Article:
Interest rates in Cameroon is a major instrument of monetary policy with regard to the role it plays in the mobilization of financial resources aimed at promoting economic development and profitability of commercial banks

In 1986, Nigeria interest rate was as low as 2.5%, it rose to 8.9% (CBN; 1990). Auction markets for government securities were introduced; capital adequacy standards were reviewed upward and the extension of credit based on foreign exchange deposits was banned (Hussainatu;2008). Nigeria’s interest rate fluctuates over time as the Central Bank was to regulate and supervise all interest rates re-administered. The monetary authority introduced indirect monetary instruments in order to control the interest rate and the rate of inflation. The interest rate has doubled through the period of 1997 and 2007 attaining a peak of 24.62 (CBN; 2002).

In the economic and monetary community of central African (CEMAC) decisions about interest rate are taken by the central bank of central African states monetary policy committee. The official rate in the central bank of central African states is the prime lending rate.

Cameroon as a member of the CEMAC region has an actual benchmark interest rate of 2.45%. However, the interest was 4.25% in July 2009 and a record low of 2.45% in July 2015.

 

1.2 Statement of the problem

Many researchers have carried out research on the effect of interest rates on the profitability of commercial banks in Cameroon but no good work has been done to find the effective interest rate on profitability of commercial banks.

 

The main objective of commercial banks is to maximize profit, which is the maximization of shareholder’s wealth. To make this profit, more loans must be given out. From this loan, interest is received and therefore, increases in profit.

 

The interest rate is the amount invoiced, calculated as a percentage to be paid on a loan granted to a borrower for the use of assets. Studies on the effect of the financial repression on investment and economic growth by Saw and McKinnon (1973) led industrialized countries to the liberalization of the financial system in general and the liberalization of the interest rate in particular.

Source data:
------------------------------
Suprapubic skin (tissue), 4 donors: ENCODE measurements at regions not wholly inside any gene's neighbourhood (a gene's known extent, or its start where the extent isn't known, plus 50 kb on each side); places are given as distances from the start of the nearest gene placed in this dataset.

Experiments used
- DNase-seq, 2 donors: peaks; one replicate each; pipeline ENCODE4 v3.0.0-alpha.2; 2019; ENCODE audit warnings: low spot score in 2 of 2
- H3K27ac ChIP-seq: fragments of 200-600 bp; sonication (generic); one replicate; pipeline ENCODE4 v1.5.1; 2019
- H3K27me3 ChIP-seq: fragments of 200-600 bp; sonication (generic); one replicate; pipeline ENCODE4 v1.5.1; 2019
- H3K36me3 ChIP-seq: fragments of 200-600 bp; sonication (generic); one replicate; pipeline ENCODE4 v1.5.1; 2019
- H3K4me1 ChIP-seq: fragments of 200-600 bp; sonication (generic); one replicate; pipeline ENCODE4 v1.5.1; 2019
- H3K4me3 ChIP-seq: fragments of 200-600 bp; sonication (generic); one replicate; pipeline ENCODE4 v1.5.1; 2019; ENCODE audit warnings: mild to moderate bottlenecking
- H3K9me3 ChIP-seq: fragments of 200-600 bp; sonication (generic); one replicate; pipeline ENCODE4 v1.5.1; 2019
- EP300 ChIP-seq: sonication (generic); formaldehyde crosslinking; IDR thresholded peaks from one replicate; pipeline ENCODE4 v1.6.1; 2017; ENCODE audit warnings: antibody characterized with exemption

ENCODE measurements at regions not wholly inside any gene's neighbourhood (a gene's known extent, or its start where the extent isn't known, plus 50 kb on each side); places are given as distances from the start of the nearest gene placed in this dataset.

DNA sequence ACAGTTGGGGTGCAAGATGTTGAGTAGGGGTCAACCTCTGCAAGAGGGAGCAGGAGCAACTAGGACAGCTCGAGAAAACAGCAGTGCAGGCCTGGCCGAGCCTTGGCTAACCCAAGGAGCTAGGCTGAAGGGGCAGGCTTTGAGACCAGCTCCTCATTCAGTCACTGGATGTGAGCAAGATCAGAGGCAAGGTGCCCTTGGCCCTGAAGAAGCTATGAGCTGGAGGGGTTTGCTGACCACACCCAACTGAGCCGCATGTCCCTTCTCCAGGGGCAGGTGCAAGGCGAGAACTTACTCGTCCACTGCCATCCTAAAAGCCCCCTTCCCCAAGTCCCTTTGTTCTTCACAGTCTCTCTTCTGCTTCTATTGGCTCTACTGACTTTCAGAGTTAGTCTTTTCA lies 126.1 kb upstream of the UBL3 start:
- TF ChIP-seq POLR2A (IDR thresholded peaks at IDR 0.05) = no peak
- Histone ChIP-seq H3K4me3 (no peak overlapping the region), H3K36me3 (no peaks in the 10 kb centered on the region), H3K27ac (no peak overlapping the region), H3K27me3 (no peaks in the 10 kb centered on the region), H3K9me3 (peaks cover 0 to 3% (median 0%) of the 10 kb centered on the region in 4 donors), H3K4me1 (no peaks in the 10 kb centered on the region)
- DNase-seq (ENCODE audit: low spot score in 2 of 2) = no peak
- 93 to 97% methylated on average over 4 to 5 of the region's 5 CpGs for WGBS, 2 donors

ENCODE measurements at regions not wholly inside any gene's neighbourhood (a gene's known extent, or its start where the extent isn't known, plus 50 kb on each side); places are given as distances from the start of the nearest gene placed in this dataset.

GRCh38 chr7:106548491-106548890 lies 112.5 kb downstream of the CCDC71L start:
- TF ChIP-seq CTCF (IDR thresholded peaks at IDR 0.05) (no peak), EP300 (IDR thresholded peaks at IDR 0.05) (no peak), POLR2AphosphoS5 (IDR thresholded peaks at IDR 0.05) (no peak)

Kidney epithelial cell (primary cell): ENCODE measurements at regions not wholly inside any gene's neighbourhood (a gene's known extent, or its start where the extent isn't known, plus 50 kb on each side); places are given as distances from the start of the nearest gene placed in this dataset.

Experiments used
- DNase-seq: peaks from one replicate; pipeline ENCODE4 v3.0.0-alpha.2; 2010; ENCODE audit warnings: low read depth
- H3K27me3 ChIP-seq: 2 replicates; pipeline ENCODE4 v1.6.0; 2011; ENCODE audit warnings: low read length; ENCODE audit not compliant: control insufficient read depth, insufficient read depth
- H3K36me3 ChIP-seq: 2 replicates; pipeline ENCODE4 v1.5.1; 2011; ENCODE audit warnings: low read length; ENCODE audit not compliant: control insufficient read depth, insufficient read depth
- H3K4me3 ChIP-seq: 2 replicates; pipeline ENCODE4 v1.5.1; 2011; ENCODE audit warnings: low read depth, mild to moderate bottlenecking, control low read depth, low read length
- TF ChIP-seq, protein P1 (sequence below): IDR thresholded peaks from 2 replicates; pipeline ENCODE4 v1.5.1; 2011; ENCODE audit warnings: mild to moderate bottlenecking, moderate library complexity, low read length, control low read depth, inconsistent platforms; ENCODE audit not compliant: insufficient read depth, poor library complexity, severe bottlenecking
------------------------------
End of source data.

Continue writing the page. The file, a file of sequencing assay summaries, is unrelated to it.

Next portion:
Due to the competition among the bank’s interest rate remains in a comparable range. For tracking and managing the significant development interest rate is to address a significant economic problem (Boulier, Huang &Taillard, 2001; Laubach, 2009). On the other hand, in the profit and loss statement interest rate also engages in managing the interest component entirely (Buiter & Panigirtzoglou, 2003).

 

The low and sometimes negative interest rate, real interest rate discourage savings, increased the demand for loans able funds. The demand for funds soon exceeded the supply of funds while essential sectors of the economy were starved of funds (Obute, Asor and Idoko).

 

Bank charges in Cameroon are regulated by the ministry of finance. The lending rate is approximately 22%without taxes. (This has recently been increased from 17%) for an exchange rate of 1.5 to 4% applied both to selling and buying. Deposit rate applies at a maximum rate of 8% with a base rate of 4.5%. Other charges apply, on average at a rate of 15% on the transaction amount. A single borrower’s limit must exceed 45% of the bank capital funds.

 

The economy of Cameroon is a mixed system implies that the banking sector (commercial banks) play a complementary role to enhance economic growth and development, thus their profitability.

 

Despite this the greatest desire of commercial banks in Cameroon is to maximize profit efficiently and effectively by charging reasonable interest. Nevertheless, there are enough empirical studies available to guide policymakers, financial experts to carry out better reforms concerning interest rates in Cameroon.

 

1.3 Research questions

  1. What is the effect of interest rate on the profitability of commercial banks?

  2. What are other determinants of commercial bank profitability?

 

1.4 Objective of the study

  1. This study aimed at investigating the effect of interest rate on the profitability of commercial banks.

  2. To determine the determinants of profitability of commercial banks in Cameroon

 

1.5 Hypothesis of the study

H0: interest rate has no effect on the profitability of commercial banks.

H1: interest rate has an effect on the profitability of commercial banks

 

1.6 Significant of the study

The research is worth investigating because it will be helpful to the academic world, banks, investors/society and the government.

To begin with; this study will help provide useful information to Commercial banks in Cameroon as to what interest levels can lead to profitability. It will help the banking industry, especially decision-makers involved in implementing interest rates for their banks, draw inference in developing mechanisms and policies to take advantage of interest rates in the market.

 

More still, the study will help the government of Cameroon in formulation of their monetary policy with respect to the evolving economic and political environment.

In addition, this study will effectively help in planning and stabilizing the economy to ensure steady economic growth. Central Bank being the regulator of operations of commercial banks, the study informs the BEAC formulation of policies geared towards regulation of interest rates in the banking sector.

The study is invaluable to management of the Commercial banks as they will be able to uncover the relationship that the interest rates have with the profitability of their organization.

To end with but not the least, the findings of this study can be useful to scholars and academicians who may wish to use the effect of interest rate on the profitability of commercial banks as a basis for further research on this subject.